Dr Yuvakshi Juneja has expertise in Total hysterectomy (TLH), Myomectomy, Cystectomy, Recanalization, Prolapse repair. Hysteroscopic Tubal Cannulation, Myomectomy, Synthiolysis.
Laparoscopy is a surgical procedure that allows a doctor to see inside of the abdomen. In a female, the uterus, fallopian tubes and ovaries are located in the pelvis which is at the very bottom of the abdomen. Laparoscopy allows the doctor to see any abnormalities that might interfere with a woman’s ability to conceive a pregnancy. The most common problems are endometriosis, pelvic adhesions, ovarian cysts and uterine fibroids.
What is a laparoscope?
A laparoscope is a thin fibre optic telescope that is inserted into the abdomen usually through the belly button. The fibre optics allow a light to be used to see inside the abdomen. Carbon dioxide (CO2) gas is placed into the abdomen prior to inserting the laparoscope. This lifts the abdominal wall and allows for some separation of the organs inside the abdomen making it easier for the fertility doctor to see the pelvic organs during the surgery.
With miniaturized instruments, doctor can perform a variety of surgeries. These include:
- ovarian cyst removal
- tubal ligation, which is surgical contraception
Laparoscopy generally has a shorter healing time than open surgery. It also leaves smaller scars. A gynaecologist, general surgeon, or another type of specialist may perform this procedure.
Laparoscopy can be used for diagnosis, treatment, or both. A diagnostic procedure can sometimes turn into treatment.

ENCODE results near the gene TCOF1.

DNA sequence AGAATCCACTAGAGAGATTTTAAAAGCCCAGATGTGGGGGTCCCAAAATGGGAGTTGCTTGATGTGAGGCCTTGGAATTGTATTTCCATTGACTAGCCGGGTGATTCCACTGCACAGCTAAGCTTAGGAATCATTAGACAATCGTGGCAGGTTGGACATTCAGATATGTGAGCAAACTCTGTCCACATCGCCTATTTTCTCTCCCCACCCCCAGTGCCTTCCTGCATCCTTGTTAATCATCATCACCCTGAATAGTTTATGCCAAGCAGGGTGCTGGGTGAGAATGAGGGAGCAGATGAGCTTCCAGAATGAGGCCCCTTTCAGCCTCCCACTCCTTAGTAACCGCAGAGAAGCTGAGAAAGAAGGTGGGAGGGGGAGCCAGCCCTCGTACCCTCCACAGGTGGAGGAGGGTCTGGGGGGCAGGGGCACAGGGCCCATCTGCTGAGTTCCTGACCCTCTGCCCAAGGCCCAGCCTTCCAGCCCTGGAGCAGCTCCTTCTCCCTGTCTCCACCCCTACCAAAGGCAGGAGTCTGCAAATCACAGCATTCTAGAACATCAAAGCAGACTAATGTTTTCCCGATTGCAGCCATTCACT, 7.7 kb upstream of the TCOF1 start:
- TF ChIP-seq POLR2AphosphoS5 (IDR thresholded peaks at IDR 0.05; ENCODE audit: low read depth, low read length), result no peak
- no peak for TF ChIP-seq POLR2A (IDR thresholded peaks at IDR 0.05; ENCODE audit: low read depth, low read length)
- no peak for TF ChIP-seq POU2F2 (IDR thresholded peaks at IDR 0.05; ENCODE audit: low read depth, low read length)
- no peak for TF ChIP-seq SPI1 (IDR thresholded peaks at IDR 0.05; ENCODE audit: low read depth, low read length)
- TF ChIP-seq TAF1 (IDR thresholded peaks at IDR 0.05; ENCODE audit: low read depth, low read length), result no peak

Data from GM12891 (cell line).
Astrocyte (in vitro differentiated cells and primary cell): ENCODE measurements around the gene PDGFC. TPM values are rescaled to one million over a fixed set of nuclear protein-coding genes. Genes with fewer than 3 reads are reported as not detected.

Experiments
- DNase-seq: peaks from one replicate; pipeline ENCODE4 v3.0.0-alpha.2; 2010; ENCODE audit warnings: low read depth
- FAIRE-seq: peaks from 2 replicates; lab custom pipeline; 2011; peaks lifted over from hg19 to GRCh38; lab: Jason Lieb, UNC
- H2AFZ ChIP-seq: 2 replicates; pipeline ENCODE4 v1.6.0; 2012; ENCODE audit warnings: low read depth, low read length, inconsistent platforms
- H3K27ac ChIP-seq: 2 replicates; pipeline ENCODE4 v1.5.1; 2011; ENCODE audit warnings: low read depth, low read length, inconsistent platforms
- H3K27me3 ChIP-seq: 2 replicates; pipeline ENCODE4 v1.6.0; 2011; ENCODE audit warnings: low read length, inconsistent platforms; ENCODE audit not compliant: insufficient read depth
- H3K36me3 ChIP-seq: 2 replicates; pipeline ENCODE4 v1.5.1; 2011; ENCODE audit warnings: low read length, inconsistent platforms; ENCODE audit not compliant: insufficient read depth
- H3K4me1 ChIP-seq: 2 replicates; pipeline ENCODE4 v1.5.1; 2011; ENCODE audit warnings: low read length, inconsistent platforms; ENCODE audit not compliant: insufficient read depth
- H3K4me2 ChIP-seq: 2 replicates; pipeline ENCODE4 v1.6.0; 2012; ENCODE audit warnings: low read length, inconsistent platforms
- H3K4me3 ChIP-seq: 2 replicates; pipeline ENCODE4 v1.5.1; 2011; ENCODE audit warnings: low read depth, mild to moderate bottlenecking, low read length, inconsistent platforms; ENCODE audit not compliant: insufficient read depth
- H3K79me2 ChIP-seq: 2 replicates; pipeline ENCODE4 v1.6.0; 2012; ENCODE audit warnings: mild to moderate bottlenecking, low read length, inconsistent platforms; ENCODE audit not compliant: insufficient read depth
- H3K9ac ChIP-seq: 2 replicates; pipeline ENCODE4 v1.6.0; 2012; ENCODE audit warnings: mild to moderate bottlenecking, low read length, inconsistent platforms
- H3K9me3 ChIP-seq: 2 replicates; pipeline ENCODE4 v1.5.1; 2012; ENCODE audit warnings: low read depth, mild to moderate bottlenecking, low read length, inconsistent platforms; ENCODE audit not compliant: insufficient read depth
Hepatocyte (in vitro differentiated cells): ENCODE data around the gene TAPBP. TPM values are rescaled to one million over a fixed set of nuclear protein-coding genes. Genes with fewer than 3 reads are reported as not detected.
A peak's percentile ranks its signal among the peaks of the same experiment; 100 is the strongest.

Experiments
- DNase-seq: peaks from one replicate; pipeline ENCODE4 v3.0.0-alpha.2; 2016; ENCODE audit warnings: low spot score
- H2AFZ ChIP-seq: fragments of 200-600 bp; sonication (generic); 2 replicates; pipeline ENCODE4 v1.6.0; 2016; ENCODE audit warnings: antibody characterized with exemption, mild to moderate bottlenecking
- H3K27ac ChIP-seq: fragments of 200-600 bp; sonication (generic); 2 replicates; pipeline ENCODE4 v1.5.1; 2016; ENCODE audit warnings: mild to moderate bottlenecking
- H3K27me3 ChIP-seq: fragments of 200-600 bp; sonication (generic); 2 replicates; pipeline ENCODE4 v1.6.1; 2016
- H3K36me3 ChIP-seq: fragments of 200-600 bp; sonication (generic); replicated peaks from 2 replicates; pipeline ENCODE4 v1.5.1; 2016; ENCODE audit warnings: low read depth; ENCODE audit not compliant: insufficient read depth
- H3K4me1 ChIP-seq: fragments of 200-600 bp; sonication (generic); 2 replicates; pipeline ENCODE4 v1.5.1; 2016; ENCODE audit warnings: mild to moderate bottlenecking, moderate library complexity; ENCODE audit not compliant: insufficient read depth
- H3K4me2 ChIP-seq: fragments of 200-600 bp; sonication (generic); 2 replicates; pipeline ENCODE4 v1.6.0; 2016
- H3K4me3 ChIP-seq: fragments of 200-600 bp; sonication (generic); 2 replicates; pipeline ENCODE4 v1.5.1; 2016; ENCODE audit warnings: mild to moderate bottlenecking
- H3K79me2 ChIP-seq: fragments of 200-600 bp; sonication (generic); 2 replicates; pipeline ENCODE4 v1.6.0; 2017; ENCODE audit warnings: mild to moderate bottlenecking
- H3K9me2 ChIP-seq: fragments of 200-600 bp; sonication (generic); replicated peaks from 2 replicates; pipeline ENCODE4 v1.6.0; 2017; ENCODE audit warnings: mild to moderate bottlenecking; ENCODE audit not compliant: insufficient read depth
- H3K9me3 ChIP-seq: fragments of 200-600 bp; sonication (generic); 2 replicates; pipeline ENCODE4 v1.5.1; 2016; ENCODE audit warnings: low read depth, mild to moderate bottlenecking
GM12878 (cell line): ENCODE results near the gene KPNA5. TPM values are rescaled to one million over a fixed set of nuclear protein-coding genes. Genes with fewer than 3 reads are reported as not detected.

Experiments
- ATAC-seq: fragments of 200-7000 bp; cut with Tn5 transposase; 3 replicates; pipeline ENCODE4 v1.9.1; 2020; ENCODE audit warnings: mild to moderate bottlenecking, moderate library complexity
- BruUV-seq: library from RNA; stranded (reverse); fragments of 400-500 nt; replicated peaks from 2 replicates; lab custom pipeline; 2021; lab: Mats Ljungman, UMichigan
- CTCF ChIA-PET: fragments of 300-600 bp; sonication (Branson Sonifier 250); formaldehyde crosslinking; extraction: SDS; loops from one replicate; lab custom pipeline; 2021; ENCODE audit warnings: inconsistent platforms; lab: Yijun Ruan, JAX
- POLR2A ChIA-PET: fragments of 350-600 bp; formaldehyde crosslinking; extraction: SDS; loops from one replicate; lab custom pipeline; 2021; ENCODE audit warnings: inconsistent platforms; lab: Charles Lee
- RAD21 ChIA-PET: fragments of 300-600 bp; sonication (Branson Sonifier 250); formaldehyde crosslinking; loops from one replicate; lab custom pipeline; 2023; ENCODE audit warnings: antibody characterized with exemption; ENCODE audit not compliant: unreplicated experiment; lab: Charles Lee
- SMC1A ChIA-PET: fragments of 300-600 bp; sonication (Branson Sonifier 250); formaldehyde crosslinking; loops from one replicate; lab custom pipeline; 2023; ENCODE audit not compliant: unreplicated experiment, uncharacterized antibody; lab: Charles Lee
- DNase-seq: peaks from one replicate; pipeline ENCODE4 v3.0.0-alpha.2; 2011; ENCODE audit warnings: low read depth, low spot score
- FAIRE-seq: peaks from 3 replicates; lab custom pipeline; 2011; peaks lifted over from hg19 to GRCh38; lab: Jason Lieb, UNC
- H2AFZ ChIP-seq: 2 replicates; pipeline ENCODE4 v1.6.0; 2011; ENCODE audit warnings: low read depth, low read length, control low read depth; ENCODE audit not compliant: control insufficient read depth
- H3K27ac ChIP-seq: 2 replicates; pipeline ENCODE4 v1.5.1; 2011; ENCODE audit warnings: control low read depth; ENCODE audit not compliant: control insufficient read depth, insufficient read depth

Some reasons for diagnostic laparoscopy are:
- unexplained pelvic pain
- unexplained infertility
- a history of pelvic infection
Conditions that might be diagnosed using laparoscopy include:
- uterine fibroids
- ovarian cysts or tumours
- ectopic pregnancy
- pelvic abscess, or pus
- pelvic adhesions, or painful scar tissue
- pelvic inflammatory disease
- reproductive cancers
Some types of laparoscopic treatment include:
- hysterectomy, or removal of the uterus
- removal of the ovaries
- removal of ovarian cysts
- removal of fibroids
- blocking blood flow to fibroids
- endometrial tissue ablation, which is a treatment for endometriosis
- adhesion removal
- reversal of a contraceptive surgery called tubal ligation
- Burch procedure for incontinence
- vault suspension to treat a prolapsed uterus
Laparoscopy is almost always performed under general anaesthesia. This means you’ll be unconscious for the procedure. However, you may still be able to go home the same day.
Your surgeon will make a small cut in your navel and insert the laparoscope, which transmits images to a screen. This gives your doctor a clear view of your organs.
What happens next depends on the type of procedure. For diagnosis, your doctor might take a look and then be done. If you need surgery, other incisions will be made. Instruments will be inserted through these holes. Then, surgery is performed using the laparoscope as a guide.
Once the procedure is over, all instruments are removed. Incisions are closed with stitches, and then you’re bandaged and sent to recovery.